Dineshappa & Sreenivasa (2014), the study focused on the extent and types of internal migration flow in India and also showed huge distresses connected with them. Before 1991 the rate of migration was less but it increased immediate after adaptation of new economic policy. Agriculture acted as the base of Indian economy as a result the type of rural to rural stream dominates in the migration process. Employment among males and marriage among female is the main reasons of migration in the country.
 Roy & Devnath (2014), this paper showed that net migration is positively inclined by level of per capita income and level of road infrastructure and negatively inclined by unemployment rate and cost of living. The other variable, crime rate, has been found insignificant as a determinant of migration, indicating that people migrating from one state to other do not concern about risk of life, they are rather concerned about basic needs of life.
3. Objectives of the study:  The review of literature was carried out in the last chapter helped to find out the research gap. In order to bridge the research gap, following objective have been framed
·    To study demographic characteristics of migrants.
·    To study the pattern of migration in District Udhampur of Jammu and Kashmir State.
·    To evaluate economic consequences of migration.
4. Research design and methodology:
 The research was evaluative in nature as it evaluated the impact of employment options on the economic status of the migrant families.  It also evaluates the impact of education and medical facilities on the social status of the migrant families. The study covered Udhampur district of Jammu Division as it is one of the district where people from all regions within or outside the state migrated. Sample has selected from the number of household who have migrated from all regions within or outside the state to Udhampur. The increase in number of household shall be the base for sample selection and data has been identified from 2001 to 2011 census. Stratified random sampling has been used to select the sample from number of household migrated to urban area of different teshils of Udhampur district.  To generate reliable schedule, both primary and secondary information has been worked out. The items under different parameters were included to cover all the aspect of economic consequences and pattern of migration. The schedule has been finalized after reviewing the existing literature and extensive discussion with different expert. The questionnaire has been prepared as per the requirement of the study. The respondents were personally contacted and they were explained the reason for the study. The data was collected from three different teshils of district udhampur. The basic purpose of study is to find out the socio-economic impact on families who migrated from different area to urban area of Udhampur district of Jammu and Kashmir state. For the above mentioned reasons, the study is based on both primary data as well as secondary data.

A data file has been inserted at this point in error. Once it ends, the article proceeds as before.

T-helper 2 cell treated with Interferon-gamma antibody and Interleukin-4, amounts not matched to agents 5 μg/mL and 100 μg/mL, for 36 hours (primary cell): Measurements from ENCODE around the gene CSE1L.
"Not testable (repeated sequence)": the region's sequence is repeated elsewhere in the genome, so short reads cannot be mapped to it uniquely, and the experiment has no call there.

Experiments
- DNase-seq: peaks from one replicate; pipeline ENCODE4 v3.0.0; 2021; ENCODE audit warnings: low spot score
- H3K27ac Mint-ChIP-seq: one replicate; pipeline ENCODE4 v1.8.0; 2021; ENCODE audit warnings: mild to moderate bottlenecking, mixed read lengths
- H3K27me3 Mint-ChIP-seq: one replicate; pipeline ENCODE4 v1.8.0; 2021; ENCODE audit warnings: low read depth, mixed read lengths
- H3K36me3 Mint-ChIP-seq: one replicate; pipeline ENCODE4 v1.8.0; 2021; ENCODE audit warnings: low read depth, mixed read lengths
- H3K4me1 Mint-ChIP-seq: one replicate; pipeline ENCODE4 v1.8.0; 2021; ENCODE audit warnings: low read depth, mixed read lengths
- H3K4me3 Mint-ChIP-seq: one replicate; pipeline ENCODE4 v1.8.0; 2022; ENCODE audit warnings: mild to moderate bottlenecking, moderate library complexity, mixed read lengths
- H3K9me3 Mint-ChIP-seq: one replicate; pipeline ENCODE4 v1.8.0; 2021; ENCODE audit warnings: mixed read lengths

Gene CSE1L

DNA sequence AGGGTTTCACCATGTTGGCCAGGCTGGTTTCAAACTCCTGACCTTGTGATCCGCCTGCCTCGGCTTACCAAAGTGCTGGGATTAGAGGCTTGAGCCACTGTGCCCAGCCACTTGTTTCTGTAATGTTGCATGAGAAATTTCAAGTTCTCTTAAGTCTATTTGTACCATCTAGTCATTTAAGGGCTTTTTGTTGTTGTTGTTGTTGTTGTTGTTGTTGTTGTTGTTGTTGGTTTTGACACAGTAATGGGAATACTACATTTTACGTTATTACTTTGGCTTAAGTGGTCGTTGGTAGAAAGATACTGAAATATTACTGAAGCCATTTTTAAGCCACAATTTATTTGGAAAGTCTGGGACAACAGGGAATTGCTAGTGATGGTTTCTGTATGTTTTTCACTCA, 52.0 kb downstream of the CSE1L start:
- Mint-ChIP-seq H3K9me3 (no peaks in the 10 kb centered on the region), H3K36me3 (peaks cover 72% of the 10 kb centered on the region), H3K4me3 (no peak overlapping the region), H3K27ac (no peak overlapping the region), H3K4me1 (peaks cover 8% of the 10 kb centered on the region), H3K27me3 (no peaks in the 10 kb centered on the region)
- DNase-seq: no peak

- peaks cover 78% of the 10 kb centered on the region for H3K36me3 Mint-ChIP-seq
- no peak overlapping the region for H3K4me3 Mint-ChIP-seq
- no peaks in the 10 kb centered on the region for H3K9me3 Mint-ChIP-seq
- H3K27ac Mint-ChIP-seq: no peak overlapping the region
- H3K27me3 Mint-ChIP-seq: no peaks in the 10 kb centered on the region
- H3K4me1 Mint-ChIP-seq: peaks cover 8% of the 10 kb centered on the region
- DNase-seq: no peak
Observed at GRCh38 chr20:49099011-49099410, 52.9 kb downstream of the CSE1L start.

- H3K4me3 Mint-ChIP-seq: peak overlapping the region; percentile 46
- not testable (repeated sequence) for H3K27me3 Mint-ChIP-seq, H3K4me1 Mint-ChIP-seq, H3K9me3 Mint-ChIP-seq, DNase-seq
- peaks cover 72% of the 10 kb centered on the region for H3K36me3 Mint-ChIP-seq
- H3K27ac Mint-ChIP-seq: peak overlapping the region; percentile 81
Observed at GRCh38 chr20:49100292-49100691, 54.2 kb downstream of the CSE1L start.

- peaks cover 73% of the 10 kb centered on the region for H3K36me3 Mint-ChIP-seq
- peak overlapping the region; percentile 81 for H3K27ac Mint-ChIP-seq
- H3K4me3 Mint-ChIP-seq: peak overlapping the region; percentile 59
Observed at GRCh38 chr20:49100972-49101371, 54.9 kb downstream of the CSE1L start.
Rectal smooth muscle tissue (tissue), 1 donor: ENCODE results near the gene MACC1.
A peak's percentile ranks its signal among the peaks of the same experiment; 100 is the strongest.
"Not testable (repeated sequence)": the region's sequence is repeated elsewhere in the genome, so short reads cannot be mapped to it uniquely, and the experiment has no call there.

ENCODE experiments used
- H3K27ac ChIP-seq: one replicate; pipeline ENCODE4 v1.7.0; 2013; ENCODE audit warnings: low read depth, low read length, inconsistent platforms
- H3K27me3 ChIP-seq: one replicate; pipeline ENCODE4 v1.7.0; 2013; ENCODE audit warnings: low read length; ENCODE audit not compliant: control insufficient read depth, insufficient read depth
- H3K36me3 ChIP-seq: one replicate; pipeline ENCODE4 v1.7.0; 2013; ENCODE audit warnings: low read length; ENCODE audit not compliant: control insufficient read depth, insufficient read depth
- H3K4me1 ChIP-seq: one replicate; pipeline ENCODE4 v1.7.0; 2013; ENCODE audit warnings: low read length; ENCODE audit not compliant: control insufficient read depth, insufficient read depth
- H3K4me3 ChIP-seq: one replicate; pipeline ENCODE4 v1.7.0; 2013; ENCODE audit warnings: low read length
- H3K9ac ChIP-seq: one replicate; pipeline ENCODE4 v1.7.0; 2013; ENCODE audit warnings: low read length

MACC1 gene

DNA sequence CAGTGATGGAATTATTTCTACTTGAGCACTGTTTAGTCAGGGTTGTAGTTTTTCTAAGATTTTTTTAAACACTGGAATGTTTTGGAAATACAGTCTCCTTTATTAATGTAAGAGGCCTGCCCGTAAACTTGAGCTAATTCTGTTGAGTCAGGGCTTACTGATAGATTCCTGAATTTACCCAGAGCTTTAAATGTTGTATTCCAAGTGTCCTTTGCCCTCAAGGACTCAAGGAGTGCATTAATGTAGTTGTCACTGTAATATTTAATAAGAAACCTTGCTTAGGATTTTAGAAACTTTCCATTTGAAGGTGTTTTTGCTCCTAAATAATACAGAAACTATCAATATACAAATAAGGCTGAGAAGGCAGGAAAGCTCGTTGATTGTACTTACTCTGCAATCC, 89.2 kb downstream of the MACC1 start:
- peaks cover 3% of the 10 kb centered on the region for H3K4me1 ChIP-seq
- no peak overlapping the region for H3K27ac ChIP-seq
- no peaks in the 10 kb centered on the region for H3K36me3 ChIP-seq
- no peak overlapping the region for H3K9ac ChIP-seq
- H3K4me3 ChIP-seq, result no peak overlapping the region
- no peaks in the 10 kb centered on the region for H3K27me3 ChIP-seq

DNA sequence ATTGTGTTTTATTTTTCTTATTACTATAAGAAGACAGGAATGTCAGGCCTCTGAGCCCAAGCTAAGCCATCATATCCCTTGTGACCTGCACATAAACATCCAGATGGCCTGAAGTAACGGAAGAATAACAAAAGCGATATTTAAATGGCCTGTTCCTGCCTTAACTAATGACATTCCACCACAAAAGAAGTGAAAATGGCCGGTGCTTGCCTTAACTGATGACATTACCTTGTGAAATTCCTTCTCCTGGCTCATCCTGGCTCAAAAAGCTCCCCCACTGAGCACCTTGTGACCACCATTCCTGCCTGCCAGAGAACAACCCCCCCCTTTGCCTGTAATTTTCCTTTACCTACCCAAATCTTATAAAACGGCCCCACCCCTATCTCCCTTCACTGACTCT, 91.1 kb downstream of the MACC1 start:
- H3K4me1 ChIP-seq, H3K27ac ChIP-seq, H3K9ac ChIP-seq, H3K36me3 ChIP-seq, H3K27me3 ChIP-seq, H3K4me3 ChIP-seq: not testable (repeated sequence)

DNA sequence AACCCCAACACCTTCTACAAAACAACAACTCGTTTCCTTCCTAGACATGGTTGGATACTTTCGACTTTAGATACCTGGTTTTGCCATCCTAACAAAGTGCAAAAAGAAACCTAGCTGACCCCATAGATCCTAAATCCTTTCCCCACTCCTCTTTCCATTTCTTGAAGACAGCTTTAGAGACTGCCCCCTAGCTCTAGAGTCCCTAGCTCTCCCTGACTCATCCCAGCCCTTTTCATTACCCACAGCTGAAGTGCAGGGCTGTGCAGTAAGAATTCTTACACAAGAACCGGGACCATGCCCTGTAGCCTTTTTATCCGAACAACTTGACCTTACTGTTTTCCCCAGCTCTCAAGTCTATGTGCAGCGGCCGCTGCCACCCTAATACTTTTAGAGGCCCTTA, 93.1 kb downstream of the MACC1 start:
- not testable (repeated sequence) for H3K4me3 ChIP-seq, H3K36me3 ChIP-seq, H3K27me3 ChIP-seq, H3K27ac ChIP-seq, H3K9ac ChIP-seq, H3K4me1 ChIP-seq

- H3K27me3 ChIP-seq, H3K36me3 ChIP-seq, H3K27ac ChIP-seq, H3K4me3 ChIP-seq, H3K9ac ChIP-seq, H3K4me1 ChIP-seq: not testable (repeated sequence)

Primary data: Fresh data has been collected by personal visit to the household migrated in the urban area of Udhampur district from outside. The data was gathered by questioning to Head of the household. A sum total of 280 household were approached for finding social and economic consequences of migration in the study area.
Secondary Data: The secondary data was obtained from different sources like books, doctoral thesis, research papers, reputed research journal, census of India 2001 and 2011 and census of Jammu and Kashmir 2011, etc. Apart from this, unpublished sources and internet was also used to augment primary information.
5. Analysis and interpretation